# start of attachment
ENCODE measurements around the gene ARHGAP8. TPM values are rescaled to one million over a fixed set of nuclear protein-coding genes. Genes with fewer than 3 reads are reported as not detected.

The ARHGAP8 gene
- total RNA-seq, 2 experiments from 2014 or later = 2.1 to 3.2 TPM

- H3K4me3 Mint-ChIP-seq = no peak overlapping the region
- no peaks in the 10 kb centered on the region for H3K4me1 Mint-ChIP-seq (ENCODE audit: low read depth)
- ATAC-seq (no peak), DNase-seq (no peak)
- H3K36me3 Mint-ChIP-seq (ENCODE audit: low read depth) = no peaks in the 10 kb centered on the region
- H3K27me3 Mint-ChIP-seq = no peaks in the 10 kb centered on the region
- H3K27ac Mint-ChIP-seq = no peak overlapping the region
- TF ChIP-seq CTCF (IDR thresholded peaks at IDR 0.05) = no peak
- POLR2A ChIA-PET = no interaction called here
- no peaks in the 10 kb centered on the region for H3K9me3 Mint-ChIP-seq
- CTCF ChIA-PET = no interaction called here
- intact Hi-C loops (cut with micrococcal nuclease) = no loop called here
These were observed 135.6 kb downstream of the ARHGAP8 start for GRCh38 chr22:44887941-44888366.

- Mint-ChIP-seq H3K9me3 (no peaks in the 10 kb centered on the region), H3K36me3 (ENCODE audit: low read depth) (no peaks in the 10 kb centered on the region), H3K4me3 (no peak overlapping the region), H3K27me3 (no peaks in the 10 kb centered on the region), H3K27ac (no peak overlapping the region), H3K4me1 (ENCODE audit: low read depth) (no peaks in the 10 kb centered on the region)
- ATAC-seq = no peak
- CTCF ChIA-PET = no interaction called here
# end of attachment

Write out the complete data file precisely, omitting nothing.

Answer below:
ENCODE measurements around the gene ARHGAP8. TPM values are rescaled to one million over a fixed set of nuclear protein-coding genes. Genes with fewer than 3 reads are reported as not detected.

The ARHGAP8 gene
- total RNA-seq, 2 experiments from 2014 or later = 2.1 to 3.2 TPM

- H3K4me3 Mint-ChIP-seq = no peak overlapping the region
- no peaks in the 10 kb centered on the region for H3K4me1 Mint-ChIP-seq (ENCODE audit: low read depth)
- ATAC-seq (no peak), DNase-seq (no peak)
- H3K36me3 Mint-ChIP-seq (ENCODE audit: low read depth) = no peaks in the 10 kb centered on the region
- H3K27me3 Mint-ChIP-seq = no peaks in the 10 kb centered on the region
- H3K27ac Mint-ChIP-seq = no peak overlapping the region
- TF ChIP-seq CTCF (IDR thresholded peaks at IDR 0.05) = no peak
- POLR2A ChIA-PET = no interaction called here
- no peaks in the 10 kb centered on the region for H3K9me3 Mint-ChIP-seq
- CTCF ChIA-PET = no interaction called here
- intact Hi-C loops (cut with micrococcal nuclease) = no loop called here
These were observed 135.6 kb downstream of the ARHGAP8 start for GRCh38 chr22:44887941-44888366.

- Mint-ChIP-seq H3K9me3 (no peaks in the 10 kb centered on the region), H3K36me3 (ENCODE audit: low read depth) (no peaks in the 10 kb centered on the region), H3K4me3 (no peak overlapping the region), H3K27me3 (no peaks in the 10 kb centered on the region), H3K27ac (no peak overlapping the region), H3K4me1 (ENCODE audit: low read depth) (no peaks in the 10 kb centered on the region)
- ATAC-seq = no peak
- CTCF ChIA-PET = no interaction called here